Over the years, Taking Back Sunday has gone through a lot of changes, from a revolving door of band members to signing to a major label.,Five years since Taking Back Sunday’s debut album, Tell All Your Friends, the quintet of emo boys from Long Island is about to kick off a North American headlining tour to promote its 2006 album, Louder Now, and its first DVD, Louder Now: Part One.
Over the years, Taking Back Sunday has gone through a lot of changes, from a revolving door of band members to signing to a major label. Early in its career, the band included Jesse Lacey, who left and started the band Brand New, as well as co-lyricist and guitarist John Nolan and bassist Shaun Cooper, who started their own band, Straylight Run. The band regrouped with additions Matt Rubano (bass) and Fred Mascherino (guitar/vocals), who joined the core of Adam Lazzara (vocals), Eddie Reyes (guitar) and Mark O’Connell (drums).
Fortunately, one thing that has never changed is the band’s passion. Unlike some bands that pick up whatever sound is topping the charts, Rubano assures us that Taking Back Sunday is all about the music.
“The sound of our band has changed, but it has nothing to do with success,” he said in a phone interview with The Beacon. “Really, the only thing you can be thinking about is being creative and being true to what you’re doing.”
With some of the most hopelessly romantic lines of all time (“and with my one last gasping breath / I’d apologize for bleeding on your shirt”), the band developed a sound that’s both welcoming and rough.
Tell All Your Friends was driven by upbeat melodies, while the sophomore album, Where You Want to Be, had a very different feel.
Although it still had tracks reminiscent of the first album, many of the songs were slower and more melodic.
The latest, Louder Now, has gone straight to the top while harping back to the band’s earlier stuff and throwing in more of a rock vibe. Songs like “MakeDamnSure” and “Liar (It Takes One to Know One)” have dominated the MTV, VH1 and Fuse television networks and radio since the album’s release.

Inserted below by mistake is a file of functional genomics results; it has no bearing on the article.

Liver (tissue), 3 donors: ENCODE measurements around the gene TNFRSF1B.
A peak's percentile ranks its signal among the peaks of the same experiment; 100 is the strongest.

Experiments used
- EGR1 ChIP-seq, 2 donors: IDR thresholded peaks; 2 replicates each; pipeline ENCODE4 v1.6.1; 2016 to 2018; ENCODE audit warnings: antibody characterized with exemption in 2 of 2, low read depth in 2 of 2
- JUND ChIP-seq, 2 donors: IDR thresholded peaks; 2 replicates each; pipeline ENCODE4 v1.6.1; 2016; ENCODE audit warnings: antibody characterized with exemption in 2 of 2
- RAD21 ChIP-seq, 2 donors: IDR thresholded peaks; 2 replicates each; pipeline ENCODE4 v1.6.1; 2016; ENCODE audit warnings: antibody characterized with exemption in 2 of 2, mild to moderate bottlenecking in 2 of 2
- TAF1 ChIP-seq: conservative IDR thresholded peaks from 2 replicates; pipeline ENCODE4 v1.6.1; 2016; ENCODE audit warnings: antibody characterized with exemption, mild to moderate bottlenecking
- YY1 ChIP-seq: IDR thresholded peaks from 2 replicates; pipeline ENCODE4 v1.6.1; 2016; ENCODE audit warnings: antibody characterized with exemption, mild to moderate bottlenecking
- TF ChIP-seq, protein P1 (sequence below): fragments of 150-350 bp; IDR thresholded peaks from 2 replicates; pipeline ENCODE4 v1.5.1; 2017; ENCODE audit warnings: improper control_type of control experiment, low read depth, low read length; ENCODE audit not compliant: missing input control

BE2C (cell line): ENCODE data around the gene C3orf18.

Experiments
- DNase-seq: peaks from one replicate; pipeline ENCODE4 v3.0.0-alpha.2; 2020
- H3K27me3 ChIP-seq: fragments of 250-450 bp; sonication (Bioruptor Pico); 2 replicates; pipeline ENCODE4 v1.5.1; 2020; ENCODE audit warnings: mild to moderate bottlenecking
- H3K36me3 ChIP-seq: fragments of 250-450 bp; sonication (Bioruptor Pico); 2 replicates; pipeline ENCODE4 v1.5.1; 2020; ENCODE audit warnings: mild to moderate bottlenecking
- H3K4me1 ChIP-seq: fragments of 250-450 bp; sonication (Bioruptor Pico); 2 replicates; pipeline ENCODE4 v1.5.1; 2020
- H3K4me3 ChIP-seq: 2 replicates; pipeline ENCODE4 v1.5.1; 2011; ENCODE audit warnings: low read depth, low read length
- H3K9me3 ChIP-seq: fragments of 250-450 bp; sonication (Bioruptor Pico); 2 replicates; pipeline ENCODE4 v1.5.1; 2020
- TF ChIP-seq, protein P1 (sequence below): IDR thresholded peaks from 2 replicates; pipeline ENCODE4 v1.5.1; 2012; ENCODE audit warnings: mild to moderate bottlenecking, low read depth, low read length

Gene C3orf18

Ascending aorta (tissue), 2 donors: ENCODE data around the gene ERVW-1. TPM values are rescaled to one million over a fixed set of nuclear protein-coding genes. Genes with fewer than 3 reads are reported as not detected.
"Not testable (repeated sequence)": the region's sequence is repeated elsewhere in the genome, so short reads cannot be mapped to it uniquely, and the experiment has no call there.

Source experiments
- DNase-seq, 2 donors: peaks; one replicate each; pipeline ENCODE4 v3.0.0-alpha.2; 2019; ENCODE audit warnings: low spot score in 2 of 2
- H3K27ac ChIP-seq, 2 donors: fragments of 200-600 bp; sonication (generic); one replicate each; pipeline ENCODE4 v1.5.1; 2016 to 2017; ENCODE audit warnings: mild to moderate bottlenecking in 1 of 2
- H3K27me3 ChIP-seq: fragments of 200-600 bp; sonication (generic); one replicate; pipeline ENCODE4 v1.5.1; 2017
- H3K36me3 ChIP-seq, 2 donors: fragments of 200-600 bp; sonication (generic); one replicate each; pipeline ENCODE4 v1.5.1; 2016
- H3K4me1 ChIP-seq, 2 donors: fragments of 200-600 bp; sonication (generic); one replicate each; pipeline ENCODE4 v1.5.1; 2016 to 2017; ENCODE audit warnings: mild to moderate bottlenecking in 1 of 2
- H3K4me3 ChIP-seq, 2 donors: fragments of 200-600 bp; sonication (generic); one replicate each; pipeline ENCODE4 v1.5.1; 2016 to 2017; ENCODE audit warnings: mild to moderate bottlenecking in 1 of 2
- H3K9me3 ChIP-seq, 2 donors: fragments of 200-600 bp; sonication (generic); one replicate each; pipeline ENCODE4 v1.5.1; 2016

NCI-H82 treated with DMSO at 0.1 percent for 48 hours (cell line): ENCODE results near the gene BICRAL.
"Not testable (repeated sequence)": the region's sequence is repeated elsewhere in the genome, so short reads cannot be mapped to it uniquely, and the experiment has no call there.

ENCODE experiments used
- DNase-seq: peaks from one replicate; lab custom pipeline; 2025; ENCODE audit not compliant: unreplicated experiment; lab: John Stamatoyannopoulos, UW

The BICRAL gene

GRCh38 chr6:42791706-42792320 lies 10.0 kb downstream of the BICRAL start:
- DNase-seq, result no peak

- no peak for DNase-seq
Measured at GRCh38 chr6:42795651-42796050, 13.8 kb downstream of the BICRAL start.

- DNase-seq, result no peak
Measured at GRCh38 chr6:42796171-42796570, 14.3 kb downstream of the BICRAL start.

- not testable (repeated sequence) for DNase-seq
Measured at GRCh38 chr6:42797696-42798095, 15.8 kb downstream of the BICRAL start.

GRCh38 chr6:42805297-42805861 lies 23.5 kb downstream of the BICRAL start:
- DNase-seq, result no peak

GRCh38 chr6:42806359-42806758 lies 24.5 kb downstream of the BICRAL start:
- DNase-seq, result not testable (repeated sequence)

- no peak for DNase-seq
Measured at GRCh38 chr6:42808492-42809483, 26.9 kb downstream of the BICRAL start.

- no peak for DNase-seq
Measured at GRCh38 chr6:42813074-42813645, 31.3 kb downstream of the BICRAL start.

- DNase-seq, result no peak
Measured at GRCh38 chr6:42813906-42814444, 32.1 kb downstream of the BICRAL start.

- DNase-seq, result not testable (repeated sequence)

Luckily, the band did not have to deal with the same overnight stardom that bands like Panic! at the Disco have had to put up with. Taking Back Sunday’s transition was steady, so the leap from smaller venues to major arenas was not very hard for the guys.
“I’ve witnessed it with some other bands where they just sort of have this booming explosion and all of a sudden they’re doing a stadium tour or an arena tour,” Rubano said. “That would be really shocking for me I think. It’s a very different kind of performance than it is when you’re playing to a couple hundred people who are right on top of you.”
Taking Back Sunday has handled the transition beautifully and plays major venues as if it were still at home.
Even with crowds full of sweaty 16-year-olds screaming along to every song, frontman Lazzara performs like a madman.
Attendees of a Taking Back Sunday show bear
witness to his antics, such as throwing the mic around his neck between screams or climbing up anything he can get his hands on. It’s hard to tell if the audience should be worried for his health or in awe of his insanity.
The band has developed a pre-show ritual to help focus before going on stage.
“We’d take a couple minutes and just do the pre-show huddle, where we just kinda all stand there facing one another and it’s everything from moments of silence to just goofing around and talking about what we all did that day,” Rubano said. “Then we just hit the stage with a little bit more of a collective consciousness rather than looking for Mark five minutes before we go on.”
Following in the footsteps of bands like Green Day that have shown support for political causes, Taking Back Sunday is now working with the Stop Global Warming campaign.
“We are trying to use our Web site and use any appearances or any sort of opportunities we have to direct people to [the campaign] so that they can find out about this thing that’s happening to our collective world,” Rubano said.
The band will be kicking off its arena tour on Feb. 22 in University Park, Penn., and will play the Mullins Center at UMass Amherst April 5 and the Tsongas Arena in Lowell on April 6.
Underoath and Armor for Sleep will support both dates.